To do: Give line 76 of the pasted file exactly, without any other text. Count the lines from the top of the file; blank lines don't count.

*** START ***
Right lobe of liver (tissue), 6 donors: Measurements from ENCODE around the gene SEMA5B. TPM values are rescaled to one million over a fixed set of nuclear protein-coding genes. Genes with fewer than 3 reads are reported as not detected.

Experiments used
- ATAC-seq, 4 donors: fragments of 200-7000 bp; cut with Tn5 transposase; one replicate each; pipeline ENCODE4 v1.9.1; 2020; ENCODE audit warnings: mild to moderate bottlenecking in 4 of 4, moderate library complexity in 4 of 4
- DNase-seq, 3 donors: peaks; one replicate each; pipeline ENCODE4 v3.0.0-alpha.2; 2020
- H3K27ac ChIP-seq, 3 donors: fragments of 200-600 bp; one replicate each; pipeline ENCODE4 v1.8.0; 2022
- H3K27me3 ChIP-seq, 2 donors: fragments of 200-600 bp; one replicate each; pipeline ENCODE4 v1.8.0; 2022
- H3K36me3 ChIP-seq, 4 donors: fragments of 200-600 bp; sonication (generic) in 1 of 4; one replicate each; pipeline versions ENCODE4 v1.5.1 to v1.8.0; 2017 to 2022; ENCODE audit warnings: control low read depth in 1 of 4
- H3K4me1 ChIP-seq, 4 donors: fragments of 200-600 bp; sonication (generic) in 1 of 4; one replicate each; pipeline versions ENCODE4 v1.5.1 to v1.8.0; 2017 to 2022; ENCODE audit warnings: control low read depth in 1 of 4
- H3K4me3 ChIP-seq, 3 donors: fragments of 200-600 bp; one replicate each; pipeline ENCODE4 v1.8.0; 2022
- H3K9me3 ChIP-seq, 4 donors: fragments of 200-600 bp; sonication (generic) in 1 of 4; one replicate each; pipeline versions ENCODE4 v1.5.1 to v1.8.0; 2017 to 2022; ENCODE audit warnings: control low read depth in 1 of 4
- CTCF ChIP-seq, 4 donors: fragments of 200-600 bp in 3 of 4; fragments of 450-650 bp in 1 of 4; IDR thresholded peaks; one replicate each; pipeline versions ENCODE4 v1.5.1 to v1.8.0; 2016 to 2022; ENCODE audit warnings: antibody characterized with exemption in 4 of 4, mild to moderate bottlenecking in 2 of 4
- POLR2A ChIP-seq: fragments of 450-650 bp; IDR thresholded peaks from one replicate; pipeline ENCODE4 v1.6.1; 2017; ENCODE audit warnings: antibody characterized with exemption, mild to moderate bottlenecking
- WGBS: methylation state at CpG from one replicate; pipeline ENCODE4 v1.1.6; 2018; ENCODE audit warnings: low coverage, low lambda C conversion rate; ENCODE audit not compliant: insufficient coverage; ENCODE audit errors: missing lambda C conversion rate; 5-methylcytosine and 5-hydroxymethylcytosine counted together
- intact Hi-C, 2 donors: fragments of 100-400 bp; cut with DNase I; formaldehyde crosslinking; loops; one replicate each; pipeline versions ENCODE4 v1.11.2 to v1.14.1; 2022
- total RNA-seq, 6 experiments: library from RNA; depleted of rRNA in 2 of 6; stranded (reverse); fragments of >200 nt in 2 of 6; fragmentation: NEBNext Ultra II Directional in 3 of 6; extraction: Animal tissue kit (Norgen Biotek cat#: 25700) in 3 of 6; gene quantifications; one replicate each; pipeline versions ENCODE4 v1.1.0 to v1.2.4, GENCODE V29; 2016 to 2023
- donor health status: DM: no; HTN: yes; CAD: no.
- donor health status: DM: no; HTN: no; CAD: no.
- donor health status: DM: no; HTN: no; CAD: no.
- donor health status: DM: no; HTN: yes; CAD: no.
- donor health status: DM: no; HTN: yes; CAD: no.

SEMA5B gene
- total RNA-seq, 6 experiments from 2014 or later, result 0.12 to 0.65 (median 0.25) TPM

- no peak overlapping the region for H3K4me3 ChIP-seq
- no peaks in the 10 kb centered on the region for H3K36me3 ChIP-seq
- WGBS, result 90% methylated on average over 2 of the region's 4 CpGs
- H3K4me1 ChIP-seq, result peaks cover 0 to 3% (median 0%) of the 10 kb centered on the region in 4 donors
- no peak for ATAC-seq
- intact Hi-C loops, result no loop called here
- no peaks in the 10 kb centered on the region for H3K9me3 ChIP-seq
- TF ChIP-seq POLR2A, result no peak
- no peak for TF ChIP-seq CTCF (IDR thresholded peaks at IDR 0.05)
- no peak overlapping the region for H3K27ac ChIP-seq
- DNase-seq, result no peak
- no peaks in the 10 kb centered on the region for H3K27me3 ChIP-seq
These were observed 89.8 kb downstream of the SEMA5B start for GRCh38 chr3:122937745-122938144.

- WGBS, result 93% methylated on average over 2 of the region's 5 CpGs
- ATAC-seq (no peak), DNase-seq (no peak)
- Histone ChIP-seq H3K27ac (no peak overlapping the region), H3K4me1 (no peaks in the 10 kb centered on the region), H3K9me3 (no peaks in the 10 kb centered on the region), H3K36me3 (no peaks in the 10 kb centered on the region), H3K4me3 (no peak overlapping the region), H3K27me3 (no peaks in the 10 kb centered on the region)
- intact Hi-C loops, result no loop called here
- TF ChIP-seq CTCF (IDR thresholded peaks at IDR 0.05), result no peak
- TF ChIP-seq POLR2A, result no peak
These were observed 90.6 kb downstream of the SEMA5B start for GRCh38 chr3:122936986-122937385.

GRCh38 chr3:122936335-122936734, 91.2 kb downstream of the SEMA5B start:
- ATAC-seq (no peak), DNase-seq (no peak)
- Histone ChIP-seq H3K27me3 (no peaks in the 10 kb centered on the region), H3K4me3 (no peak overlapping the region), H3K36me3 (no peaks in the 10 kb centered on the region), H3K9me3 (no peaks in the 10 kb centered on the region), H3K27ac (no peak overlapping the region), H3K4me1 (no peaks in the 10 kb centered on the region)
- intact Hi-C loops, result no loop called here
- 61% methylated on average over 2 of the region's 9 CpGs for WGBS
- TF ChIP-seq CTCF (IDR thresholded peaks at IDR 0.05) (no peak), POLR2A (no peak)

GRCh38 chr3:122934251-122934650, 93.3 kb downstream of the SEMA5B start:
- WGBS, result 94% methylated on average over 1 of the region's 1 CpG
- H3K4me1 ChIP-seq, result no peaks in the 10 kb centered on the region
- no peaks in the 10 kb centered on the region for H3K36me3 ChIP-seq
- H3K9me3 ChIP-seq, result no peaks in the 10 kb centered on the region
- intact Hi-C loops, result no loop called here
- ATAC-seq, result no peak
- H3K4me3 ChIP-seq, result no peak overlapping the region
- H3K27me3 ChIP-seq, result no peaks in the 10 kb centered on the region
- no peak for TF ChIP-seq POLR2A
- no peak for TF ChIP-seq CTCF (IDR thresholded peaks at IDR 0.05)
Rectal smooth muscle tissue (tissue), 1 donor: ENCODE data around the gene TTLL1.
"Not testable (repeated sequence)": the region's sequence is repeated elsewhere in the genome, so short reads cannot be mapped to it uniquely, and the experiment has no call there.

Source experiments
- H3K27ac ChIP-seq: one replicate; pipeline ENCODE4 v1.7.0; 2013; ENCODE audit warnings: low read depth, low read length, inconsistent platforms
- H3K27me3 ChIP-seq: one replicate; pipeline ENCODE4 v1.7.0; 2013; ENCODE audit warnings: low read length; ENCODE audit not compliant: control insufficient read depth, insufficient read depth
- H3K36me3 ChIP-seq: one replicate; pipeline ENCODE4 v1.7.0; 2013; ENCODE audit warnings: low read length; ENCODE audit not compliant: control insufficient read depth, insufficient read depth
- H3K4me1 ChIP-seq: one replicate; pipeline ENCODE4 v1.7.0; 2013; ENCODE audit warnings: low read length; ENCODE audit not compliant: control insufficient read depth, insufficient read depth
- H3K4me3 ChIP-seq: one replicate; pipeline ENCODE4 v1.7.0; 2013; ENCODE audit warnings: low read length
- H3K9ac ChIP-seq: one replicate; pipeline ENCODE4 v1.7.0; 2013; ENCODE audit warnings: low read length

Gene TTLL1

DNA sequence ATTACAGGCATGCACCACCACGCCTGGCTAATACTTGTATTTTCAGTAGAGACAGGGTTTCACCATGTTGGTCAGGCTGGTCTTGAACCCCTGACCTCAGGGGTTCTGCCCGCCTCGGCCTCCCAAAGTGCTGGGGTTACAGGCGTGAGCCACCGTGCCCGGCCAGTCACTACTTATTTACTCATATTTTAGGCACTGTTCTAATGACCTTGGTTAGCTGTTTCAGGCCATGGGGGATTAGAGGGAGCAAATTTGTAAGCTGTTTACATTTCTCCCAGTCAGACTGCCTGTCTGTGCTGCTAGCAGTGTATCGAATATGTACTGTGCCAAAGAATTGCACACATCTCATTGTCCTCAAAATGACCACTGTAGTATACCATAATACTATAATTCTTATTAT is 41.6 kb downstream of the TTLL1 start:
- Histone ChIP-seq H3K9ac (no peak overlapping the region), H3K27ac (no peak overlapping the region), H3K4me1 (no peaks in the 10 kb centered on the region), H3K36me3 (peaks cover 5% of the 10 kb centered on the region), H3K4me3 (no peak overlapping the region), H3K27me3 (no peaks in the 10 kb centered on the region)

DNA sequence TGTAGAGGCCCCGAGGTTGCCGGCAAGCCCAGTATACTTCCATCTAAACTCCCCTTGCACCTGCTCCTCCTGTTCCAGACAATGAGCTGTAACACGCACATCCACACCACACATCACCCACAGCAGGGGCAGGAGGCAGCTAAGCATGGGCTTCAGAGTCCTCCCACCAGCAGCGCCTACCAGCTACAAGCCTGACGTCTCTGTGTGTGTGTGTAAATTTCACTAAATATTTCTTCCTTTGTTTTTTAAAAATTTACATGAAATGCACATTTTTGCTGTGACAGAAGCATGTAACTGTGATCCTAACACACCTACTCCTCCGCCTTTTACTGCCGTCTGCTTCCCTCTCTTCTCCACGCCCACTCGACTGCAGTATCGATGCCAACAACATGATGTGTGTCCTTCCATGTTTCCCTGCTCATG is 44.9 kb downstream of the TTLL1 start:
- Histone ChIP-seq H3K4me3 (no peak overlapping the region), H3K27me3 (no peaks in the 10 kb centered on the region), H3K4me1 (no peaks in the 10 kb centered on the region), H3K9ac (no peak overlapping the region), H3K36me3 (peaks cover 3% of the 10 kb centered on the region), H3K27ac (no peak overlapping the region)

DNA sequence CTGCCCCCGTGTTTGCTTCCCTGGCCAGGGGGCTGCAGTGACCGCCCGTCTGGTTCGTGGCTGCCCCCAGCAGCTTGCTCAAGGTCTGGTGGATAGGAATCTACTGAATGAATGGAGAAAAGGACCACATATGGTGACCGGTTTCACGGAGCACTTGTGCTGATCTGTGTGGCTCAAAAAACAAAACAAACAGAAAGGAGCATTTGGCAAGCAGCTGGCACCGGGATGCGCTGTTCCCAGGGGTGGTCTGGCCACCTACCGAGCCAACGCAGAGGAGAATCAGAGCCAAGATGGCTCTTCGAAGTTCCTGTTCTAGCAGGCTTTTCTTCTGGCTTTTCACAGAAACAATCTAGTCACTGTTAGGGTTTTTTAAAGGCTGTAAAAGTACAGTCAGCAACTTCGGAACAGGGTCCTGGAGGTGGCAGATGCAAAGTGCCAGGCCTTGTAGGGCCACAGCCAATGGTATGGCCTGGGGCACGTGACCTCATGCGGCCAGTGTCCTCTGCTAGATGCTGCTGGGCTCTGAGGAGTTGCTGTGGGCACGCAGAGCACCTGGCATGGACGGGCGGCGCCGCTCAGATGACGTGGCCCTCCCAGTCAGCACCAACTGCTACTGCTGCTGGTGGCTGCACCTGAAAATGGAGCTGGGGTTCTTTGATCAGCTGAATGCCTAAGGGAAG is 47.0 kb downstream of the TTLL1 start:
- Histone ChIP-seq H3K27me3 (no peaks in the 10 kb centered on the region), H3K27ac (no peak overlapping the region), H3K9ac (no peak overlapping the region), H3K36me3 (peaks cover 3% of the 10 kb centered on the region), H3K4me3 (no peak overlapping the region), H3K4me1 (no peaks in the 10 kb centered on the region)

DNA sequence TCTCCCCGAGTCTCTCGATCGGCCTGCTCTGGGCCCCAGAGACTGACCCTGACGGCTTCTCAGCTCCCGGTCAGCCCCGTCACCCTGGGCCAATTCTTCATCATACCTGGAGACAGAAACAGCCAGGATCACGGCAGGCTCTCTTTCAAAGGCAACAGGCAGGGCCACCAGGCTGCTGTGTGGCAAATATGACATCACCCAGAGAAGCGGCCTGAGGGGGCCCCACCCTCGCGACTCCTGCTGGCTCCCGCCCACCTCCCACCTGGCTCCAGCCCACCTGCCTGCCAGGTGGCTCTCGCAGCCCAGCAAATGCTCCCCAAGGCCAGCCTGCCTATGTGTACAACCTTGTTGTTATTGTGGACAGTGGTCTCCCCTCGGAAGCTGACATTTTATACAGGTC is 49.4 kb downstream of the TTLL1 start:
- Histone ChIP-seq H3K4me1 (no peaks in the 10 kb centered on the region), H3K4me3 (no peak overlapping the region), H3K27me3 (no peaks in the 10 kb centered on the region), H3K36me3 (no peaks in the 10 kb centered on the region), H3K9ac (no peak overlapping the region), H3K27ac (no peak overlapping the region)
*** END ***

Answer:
DNA sequence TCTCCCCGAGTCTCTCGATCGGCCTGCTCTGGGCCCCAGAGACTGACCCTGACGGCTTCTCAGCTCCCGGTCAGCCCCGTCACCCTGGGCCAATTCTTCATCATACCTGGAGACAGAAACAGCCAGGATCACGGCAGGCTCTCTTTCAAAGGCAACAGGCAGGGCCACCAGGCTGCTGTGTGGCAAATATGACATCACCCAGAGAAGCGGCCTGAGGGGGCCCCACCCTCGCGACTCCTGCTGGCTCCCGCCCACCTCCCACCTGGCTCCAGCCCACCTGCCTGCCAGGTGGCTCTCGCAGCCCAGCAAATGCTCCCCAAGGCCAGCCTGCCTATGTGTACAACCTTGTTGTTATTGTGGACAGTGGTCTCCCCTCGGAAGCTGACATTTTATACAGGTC is 49.4 kb downstream of the TTLL1 start: